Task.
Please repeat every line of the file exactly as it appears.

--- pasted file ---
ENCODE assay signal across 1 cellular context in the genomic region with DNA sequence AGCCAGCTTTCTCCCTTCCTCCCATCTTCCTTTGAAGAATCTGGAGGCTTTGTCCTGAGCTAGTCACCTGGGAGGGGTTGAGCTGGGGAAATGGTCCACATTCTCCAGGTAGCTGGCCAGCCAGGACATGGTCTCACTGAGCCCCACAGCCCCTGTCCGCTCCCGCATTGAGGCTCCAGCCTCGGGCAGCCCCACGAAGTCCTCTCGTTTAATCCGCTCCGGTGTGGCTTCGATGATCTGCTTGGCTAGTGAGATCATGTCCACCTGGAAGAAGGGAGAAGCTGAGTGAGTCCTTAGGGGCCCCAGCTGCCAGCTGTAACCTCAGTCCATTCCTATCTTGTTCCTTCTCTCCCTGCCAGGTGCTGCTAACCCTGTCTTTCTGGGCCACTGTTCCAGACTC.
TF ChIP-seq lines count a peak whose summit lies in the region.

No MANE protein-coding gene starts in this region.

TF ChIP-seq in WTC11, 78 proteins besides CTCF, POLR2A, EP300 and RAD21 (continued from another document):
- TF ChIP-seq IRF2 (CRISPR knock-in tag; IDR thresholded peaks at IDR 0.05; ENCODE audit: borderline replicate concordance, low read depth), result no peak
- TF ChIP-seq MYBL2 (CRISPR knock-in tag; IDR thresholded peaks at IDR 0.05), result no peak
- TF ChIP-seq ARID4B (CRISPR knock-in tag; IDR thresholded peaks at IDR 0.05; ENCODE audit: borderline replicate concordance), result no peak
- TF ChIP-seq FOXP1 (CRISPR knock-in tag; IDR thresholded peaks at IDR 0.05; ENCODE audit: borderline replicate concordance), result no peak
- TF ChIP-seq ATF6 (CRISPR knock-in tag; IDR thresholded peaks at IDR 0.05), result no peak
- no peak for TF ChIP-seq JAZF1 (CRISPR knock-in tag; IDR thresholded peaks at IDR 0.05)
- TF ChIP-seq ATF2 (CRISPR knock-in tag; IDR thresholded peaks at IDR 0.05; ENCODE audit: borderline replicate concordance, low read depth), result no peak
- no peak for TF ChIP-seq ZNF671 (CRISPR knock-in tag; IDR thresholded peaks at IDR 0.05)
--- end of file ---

ENCODE assay signal across 1 cellular context in the genomic region with DNA sequence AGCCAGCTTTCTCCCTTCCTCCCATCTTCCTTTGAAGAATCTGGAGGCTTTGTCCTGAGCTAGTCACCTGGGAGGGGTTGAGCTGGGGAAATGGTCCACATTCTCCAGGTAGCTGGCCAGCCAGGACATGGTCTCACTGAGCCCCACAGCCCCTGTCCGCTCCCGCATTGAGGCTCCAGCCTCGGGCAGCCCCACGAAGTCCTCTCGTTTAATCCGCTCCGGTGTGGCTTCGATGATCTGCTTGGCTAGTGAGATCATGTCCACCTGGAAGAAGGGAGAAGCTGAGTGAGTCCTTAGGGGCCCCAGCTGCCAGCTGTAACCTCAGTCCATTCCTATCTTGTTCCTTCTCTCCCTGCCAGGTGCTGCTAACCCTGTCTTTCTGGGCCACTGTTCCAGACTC.
TF ChIP-seq lines count a peak whose summit lies in the region.

No MANE protein-coding gene starts in this region.

TF ChIP-seq in WTC11, 78 proteins besides CTCF, POLR2A, EP300 and RAD21 (continued from another document):
- TF ChIP-seq IRF2 (CRISPR knock-in tag; IDR thresholded peaks at IDR 0.05; ENCODE audit: borderline replicate concordance, low read depth), result no peak
- TF ChIP-seq MYBL2 (CRISPR knock-in tag; IDR thresholded peaks at IDR 0.05), result no peak
- TF ChIP-seq ARID4B (CRISPR knock-in tag; IDR thresholded peaks at IDR 0.05; ENCODE audit: borderline replicate concordance), result no peak
- TF ChIP-seq FOXP1 (CRISPR knock-in tag; IDR thresholded peaks at IDR 0.05; ENCODE audit: borderline replicate concordance), result no peak
- TF ChIP-seq ATF6 (CRISPR knock-in tag; IDR thresholded peaks at IDR 0.05), result no peak
- no peak for TF ChIP-seq JAZF1 (CRISPR knock-in tag; IDR thresholded peaks at IDR 0.05)
- TF ChIP-seq ATF2 (CRISPR knock-in tag; IDR thresholded peaks at IDR 0.05; ENCODE audit: borderline replicate concordance, low read depth), result no peak
- no peak for TF ChIP-seq ZNF671 (CRISPR knock-in tag; IDR thresholded peaks at IDR 0.05)